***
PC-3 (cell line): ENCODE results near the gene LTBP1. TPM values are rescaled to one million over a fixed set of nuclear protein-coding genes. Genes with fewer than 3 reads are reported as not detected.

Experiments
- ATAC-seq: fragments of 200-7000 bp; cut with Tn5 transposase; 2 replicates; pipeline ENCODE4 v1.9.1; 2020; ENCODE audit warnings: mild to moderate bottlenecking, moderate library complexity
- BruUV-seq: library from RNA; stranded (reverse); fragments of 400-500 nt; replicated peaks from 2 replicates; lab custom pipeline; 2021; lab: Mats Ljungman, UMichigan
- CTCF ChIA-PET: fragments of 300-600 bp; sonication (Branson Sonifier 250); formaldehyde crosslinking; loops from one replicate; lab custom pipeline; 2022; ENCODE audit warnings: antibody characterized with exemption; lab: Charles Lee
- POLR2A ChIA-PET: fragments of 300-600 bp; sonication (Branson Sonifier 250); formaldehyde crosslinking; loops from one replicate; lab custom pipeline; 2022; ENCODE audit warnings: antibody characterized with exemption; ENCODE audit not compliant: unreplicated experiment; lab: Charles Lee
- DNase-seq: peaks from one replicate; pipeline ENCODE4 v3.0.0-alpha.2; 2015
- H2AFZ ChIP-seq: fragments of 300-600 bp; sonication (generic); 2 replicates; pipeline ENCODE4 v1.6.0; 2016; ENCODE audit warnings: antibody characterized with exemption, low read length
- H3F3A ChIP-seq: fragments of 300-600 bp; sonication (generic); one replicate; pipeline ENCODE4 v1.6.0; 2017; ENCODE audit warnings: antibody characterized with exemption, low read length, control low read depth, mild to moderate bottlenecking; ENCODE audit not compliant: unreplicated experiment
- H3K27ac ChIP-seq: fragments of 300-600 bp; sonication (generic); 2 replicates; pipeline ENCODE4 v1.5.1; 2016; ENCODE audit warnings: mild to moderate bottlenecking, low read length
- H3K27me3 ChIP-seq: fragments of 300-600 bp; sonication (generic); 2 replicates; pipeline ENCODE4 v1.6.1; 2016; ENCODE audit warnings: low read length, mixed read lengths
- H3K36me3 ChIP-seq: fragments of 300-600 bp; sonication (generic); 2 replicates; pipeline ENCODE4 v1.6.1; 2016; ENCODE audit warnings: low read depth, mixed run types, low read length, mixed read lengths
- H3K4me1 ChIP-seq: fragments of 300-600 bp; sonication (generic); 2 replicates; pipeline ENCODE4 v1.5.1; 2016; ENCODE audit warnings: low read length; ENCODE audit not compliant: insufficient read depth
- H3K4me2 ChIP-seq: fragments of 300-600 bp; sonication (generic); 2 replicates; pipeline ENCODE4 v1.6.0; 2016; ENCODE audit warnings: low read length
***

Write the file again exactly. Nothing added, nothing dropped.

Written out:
PC-3 (cell line): ENCODE results near the gene LTBP1. TPM values are rescaled to one million over a fixed set of nuclear protein-coding genes. Genes with fewer than 3 reads are reported as not detected.

Experiments
- ATAC-seq: fragments of 200-7000 bp; cut with Tn5 transposase; 2 replicates; pipeline ENCODE4 v1.9.1; 2020; ENCODE audit warnings: mild to moderate bottlenecking, moderate library complexity
- BruUV-seq: library from RNA; stranded (reverse); fragments of 400-500 nt; replicated peaks from 2 replicates; lab custom pipeline; 2021; lab: Mats Ljungman, UMichigan
- CTCF ChIA-PET: fragments of 300-600 bp; sonication (Branson Sonifier 250); formaldehyde crosslinking; loops from one replicate; lab custom pipeline; 2022; ENCODE audit warnings: antibody characterized with exemption; lab: Charles Lee
- POLR2A ChIA-PET: fragments of 300-600 bp; sonication (Branson Sonifier 250); formaldehyde crosslinking; loops from one replicate; lab custom pipeline; 2022; ENCODE audit warnings: antibody characterized with exemption; ENCODE audit not compliant: unreplicated experiment; lab: Charles Lee
- DNase-seq: peaks from one replicate; pipeline ENCODE4 v3.0.0-alpha.2; 2015
- H2AFZ ChIP-seq: fragments of 300-600 bp; sonication (generic); 2 replicates; pipeline ENCODE4 v1.6.0; 2016; ENCODE audit warnings: antibody characterized with exemption, low read length
- H3F3A ChIP-seq: fragments of 300-600 bp; sonication (generic); one replicate; pipeline ENCODE4 v1.6.0; 2017; ENCODE audit warnings: antibody characterized with exemption, low read length, control low read depth, mild to moderate bottlenecking; ENCODE audit not compliant: unreplicated experiment
- H3K27ac ChIP-seq: fragments of 300-600 bp; sonication (generic); 2 replicates; pipeline ENCODE4 v1.5.1; 2016; ENCODE audit warnings: mild to moderate bottlenecking, low read length
- H3K27me3 ChIP-seq: fragments of 300-600 bp; sonication (generic); 2 replicates; pipeline ENCODE4 v1.6.1; 2016; ENCODE audit warnings: low read length, mixed read lengths
- H3K36me3 ChIP-seq: fragments of 300-600 bp; sonication (generic); 2 replicates; pipeline ENCODE4 v1.6.1; 2016; ENCODE audit warnings: low read depth, mixed run types, low read length, mixed read lengths
- H3K4me1 ChIP-seq: fragments of 300-600 bp; sonication (generic); 2 replicates; pipeline ENCODE4 v1.5.1; 2016; ENCODE audit warnings: low read length; ENCODE audit not compliant: insufficient read depth
- H3K4me2 ChIP-seq: fragments of 300-600 bp; sonication (generic); 2 replicates; pipeline ENCODE4 v1.6.0; 2016; ENCODE audit warnings: low read length